Wattpad just posted their interview with me for my Watty Award-Winning short-story, “The Omens of a Crow.” Check it out if you’re interested!
Wattpad just posted their interview with me for my Watty Award-Winning short-story, “The Omens of a Crow.” Check it out if you’re interested!
I know it’s been a long time since my last post, but there’s a good reason for that. I was at the National Training Center in the Mojave Desert for a month-long field exercise. That counts as a good excuse, right?
Anyway, I returned from exile to some exciting news: My latest short-story, The Omens of a Crow, won the 2018 Watty Award The Heroes!
For those of you who aren’t familiar, the Wattys is an annual contest hosted by the reading/writing website Wattpad, who selects the best stories on the site from the pool of tales posted for the entire year. This year, 60 stories were selected to receive Watty Awards from a pool of approximately 164,000. Omens was one of them! As I mentioned before, it received an award titled The Heroes.
Here’s how Wattpad describes the award:
This award celebrates the stories that introduced us to characters we related to, who made us feel for them, who showed us a new way of looking at the world.
A great character stays with the reader long after the story’s done – these stories did just that. They stand out in our mind, these characters you’ve invented. They’re flesh and blood and prose. Perhaps they’re demi-gods like Percy and anti-heroes like Achilles. They have the spirit of Katniss Everdeen, Bilbo Baggins, and the Pevensies as they take on adventure, and they instill fearlessness in us like Harry, Hermione, and Ron as they charge into the unknown. Their words mean something to us. They are our enemies, our friends, and our fantasies. They are our Heroes. They are flawed and complicated, but we can’t help but love them. We celebrate your imagination and the amazing characters that you have given us!
I consider it quite an honor to have a story of mine compared to such titans as Percy Jackson, The Iliad, The Hunger Games, The Hobbit, The Chronicles of Narnia, and Harry Potter. Makes a man like me a little woozy. (Don’t catch me if I faint. Just let me sleep. I think I’ve earned the rest).
That’s the news. Color me surprised and flattered. If you’ve yet to read The Omens of a Crow, check it out on Amazon, Smashwords, or Wattpad! And, as ever, be sure to leave a review! (Disclaimer: Omens contains mature content and is intended for an adult audience.)
RWBY Volume 5 is over, which is the que for me to either cry with joy because we have another season to enjoy in its entirety or weep because I have to wait another who-knows-how-many months for RWBY to start up again.
If you’ve read my Volume 4 analysis, you already know how I feel about RWBY. Put briefly, I love it. RWBY and RoosterTeeth (the small entertainment studio who produces it) are awesome. The following post consists of all the pros and cons I felt made an impact on the Volume 5’s overall quality.
OBLIGATORY SPOILER WARNING – Don’t continue reading if you’ve not watched RWBY Volumes 1-5. Unless you’re one of those weirdos who enjoy knowing what’s going to happen. In that case, keep sucking the joy out of good stories, ya freak. It’s a free country.
Plot Pro – Converging Storylines
Boy, am I ever happy to have all the storylines coming back together. One of my biggest complaints with Volume 4 was that RT tried to change RWBY into a show with multiple, world-spanning plotlines. I have no problem with this if ample time is allowed for something of such magnitude. That is not the case for a show like RWBY, where we have roughly three to four hours per volume released in 15-to-30-minute segments. If RT ever decides to expand its volumes to 6 hours with 30-to-60-minute episodes, maybe RWBY could swing such a change. As it is, I’m glad RT has pulled all the disparate storylines back together. It’s going to work much better in the long run.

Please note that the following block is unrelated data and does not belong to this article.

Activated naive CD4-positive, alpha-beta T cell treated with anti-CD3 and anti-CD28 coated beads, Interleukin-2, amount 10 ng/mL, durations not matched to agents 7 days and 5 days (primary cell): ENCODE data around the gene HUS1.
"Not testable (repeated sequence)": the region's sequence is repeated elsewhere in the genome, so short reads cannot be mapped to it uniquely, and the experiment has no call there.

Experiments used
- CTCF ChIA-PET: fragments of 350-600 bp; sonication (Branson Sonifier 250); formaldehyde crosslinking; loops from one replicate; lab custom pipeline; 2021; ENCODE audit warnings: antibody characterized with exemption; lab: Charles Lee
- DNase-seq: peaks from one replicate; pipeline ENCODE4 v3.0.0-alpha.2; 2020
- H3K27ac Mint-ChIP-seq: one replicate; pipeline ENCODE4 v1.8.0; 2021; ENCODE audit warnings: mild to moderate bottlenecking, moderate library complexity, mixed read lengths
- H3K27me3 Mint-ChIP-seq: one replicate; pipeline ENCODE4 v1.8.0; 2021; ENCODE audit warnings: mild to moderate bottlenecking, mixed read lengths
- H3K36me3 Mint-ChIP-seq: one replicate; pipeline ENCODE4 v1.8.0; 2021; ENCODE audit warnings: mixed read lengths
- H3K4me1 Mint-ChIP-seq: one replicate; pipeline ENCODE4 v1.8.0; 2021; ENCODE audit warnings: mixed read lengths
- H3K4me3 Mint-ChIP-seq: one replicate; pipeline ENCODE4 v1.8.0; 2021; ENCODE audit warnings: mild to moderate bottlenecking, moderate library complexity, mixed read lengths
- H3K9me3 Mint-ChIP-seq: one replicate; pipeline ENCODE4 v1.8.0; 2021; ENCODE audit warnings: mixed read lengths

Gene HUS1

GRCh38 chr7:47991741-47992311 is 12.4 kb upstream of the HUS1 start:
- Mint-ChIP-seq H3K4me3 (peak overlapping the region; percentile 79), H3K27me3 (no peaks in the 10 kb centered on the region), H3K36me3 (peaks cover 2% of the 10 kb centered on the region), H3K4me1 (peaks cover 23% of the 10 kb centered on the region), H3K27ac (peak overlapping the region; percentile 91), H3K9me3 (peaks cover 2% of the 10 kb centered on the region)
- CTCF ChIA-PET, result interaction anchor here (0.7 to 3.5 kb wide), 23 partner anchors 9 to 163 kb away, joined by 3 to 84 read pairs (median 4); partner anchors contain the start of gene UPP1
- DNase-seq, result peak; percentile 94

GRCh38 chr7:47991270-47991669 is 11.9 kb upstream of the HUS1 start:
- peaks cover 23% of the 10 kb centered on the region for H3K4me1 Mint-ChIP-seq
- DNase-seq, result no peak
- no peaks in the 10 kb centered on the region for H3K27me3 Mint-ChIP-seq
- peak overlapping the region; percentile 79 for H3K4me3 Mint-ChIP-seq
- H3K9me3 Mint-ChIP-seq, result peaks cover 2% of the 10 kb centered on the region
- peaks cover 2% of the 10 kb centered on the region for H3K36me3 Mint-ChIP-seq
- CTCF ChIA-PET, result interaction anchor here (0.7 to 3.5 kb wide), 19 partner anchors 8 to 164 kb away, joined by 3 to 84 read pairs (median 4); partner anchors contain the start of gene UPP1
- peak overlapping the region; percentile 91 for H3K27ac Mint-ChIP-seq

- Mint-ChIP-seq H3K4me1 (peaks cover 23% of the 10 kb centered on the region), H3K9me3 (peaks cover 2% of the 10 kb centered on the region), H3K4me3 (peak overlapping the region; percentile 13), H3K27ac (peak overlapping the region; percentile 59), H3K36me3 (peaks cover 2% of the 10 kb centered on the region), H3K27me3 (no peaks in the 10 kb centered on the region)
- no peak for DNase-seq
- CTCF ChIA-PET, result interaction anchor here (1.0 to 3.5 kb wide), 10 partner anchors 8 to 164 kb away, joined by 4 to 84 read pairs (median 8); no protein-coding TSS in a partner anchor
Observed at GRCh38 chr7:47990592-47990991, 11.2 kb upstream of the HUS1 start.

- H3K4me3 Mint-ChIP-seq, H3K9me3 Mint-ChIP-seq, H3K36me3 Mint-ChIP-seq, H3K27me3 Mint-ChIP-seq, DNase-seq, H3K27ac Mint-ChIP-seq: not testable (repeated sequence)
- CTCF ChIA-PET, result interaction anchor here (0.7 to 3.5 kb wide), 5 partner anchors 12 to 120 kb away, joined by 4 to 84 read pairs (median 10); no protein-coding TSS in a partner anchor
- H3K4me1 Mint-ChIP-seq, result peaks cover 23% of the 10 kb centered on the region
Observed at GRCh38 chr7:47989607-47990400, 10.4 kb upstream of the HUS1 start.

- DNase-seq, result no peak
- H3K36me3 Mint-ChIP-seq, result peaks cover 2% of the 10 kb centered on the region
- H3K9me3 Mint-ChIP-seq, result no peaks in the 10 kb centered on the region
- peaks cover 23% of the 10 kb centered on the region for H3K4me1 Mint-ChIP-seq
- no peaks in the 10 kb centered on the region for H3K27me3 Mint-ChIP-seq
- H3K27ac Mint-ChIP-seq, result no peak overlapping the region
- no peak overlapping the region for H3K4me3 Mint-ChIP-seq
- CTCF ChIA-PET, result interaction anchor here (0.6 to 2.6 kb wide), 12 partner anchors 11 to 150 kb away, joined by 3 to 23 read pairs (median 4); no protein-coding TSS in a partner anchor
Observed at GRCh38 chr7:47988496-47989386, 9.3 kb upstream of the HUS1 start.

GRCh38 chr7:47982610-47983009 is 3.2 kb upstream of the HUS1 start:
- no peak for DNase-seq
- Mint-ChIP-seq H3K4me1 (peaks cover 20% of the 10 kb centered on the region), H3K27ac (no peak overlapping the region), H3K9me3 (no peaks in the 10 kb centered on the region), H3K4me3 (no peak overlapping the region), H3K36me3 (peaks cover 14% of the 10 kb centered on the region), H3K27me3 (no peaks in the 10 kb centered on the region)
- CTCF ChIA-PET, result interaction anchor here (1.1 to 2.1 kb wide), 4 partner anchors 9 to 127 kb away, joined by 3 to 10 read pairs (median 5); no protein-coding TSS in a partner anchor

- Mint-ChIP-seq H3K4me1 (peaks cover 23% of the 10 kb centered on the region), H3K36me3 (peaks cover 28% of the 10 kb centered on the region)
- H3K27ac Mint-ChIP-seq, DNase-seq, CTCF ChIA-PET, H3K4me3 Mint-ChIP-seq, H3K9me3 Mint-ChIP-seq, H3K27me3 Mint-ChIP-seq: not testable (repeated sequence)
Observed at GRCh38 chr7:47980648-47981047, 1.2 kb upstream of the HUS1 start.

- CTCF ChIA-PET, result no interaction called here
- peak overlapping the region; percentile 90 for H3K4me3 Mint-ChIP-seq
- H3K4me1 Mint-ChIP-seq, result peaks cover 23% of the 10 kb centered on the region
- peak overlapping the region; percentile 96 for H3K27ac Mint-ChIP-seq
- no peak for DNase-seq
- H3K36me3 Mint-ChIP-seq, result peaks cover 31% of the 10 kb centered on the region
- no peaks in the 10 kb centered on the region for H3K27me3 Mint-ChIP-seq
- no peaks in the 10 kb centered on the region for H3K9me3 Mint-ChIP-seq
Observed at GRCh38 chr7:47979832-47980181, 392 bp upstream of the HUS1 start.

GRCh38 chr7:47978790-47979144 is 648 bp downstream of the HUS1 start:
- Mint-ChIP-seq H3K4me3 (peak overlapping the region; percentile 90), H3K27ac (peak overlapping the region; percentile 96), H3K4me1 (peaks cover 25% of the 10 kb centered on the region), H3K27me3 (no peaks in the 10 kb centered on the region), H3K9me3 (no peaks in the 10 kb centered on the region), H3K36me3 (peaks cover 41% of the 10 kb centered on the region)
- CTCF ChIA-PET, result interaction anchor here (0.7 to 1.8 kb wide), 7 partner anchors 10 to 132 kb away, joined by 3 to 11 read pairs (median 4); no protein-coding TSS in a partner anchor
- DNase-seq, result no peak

Character Arc Pro – Yang
I cannot get enough of Yang. Her character arcs each volume have been among the few done consistently well. This volume was no different. Still struggling with PTSD and deep-seated abandonment issues, Yang comes through – again – as both a role-model and a stellar character. While I do have a lot of issues with the ending of the volume, RT managed to bring Yang’s arc to a poignant and powerful conclusion in her verbal standoff with Raven. What symbolism! What revelation! What good storytelling! I think it was overlooked by a large number of RWBY viewers, but the contrast of Raven and Yang in the final scene was fantastic. Yang is told throughout the preceding seasons that she is like her mother. She’s the indomitable firecracker; everyone sees Raven in her that way. But at the conclusion of Volume 5, we see that Raven – who Yang has always longed for and felt a certain connection to because of the aforementioned similarities – is not like Yang at all. Raven is a pale imitation, a broken, hypocritical mockery of Yang. Raven is the false face of courage and strength, a façade of bravery covering a selfish heart. Yang is a counter to that. The genuine symbol of facing your fears, of true courage. What a neat contrast.
Visual Pro/Con – The Fights
Guys – ugh, I don’t know how to say this – the fights are just…kind of…lame now. Action is not why I watch RWBY, which you know from my Volume 4 analysis. Great action is a bonus for me, not an essential part of a solid story, but RWBY has capitalized off of some incredible action in the past. That is not so true anymore. The fights have been lackluster since 1) the death of Monty Oum, 2) the departure of Shane Newville from Rooster Teeth, and 3) the switch from Poser to Maya. Now, I’ve designated this as a con and pro because while the fight scenes are still a far cry from Monty’s Poser masterpieces, they have improved immensely from Volume 4’s nonsensical battles devoid of any kind of established physics. That’s my huge pro for the fights this season. Thank you, thank you RT for introducing physics back into your fight scenes. No more Nora flying in spirally circles for unknown reasons, thank God, and for that I’m grateful. Yang’s fight with the bandits is a nice little action piece and a good example of the return to cause-and-effect, physics-driven combat. Raven vs Cinder had some questionable stuff, but at least there I can chalk up some of the physic-breaking to magical powers. Also, Sun’s gunchucks finally made a reappearance. YEAH! I love those things.